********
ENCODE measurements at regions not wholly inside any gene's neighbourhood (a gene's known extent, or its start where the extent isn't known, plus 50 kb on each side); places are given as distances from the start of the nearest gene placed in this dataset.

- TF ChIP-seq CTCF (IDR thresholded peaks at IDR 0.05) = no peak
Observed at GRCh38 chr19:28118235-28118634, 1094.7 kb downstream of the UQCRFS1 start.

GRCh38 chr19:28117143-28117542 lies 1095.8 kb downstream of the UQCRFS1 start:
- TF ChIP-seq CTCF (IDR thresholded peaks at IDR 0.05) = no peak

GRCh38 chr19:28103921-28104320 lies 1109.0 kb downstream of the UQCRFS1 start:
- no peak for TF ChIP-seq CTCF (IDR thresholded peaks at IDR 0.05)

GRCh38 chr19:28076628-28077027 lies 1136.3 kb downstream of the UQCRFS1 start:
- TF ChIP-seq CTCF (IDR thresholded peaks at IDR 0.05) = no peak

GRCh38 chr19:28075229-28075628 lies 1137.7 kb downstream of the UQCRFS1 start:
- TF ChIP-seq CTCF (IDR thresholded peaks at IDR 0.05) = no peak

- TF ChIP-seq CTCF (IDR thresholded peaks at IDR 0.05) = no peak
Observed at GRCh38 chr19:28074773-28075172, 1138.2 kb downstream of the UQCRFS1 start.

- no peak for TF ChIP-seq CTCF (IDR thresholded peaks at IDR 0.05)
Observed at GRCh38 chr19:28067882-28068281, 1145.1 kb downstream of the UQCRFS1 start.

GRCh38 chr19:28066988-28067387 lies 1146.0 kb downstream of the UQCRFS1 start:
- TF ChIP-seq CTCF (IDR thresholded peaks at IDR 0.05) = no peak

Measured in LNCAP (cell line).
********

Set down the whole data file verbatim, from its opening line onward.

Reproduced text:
ENCODE measurements at regions not wholly inside any gene's neighbourhood (a gene's known extent, or its start where the extent isn't known, plus 50 kb on each side); places are given as distances from the start of the nearest gene placed in this dataset.

- TF ChIP-seq CTCF (IDR thresholded peaks at IDR 0.05) = no peak
Observed at GRCh38 chr19:28118235-28118634, 1094.7 kb downstream of the UQCRFS1 start.

GRCh38 chr19:28117143-28117542 lies 1095.8 kb downstream of the UQCRFS1 start:
- TF ChIP-seq CTCF (IDR thresholded peaks at IDR 0.05) = no peak

GRCh38 chr19:28103921-28104320 lies 1109.0 kb downstream of the UQCRFS1 start:
- no peak for TF ChIP-seq CTCF (IDR thresholded peaks at IDR 0.05)

GRCh38 chr19:28076628-28077027 lies 1136.3 kb downstream of the UQCRFS1 start:
- TF ChIP-seq CTCF (IDR thresholded peaks at IDR 0.05) = no peak

GRCh38 chr19:28075229-28075628 lies 1137.7 kb downstream of the UQCRFS1 start:
- TF ChIP-seq CTCF (IDR thresholded peaks at IDR 0.05) = no peak

- TF ChIP-seq CTCF (IDR thresholded peaks at IDR 0.05) = no peak
Observed at GRCh38 chr19:28074773-28075172, 1138.2 kb downstream of the UQCRFS1 start.

- no peak for TF ChIP-seq CTCF (IDR thresholded peaks at IDR 0.05)
Observed at GRCh38 chr19:28067882-28068281, 1145.1 kb downstream of the UQCRFS1 start.

GRCh38 chr19:28066988-28067387 lies 1146.0 kb downstream of the UQCRFS1 start:
- TF ChIP-seq CTCF (IDR thresholded peaks at IDR 0.05) = no peak

Measured in LNCAP (cell line).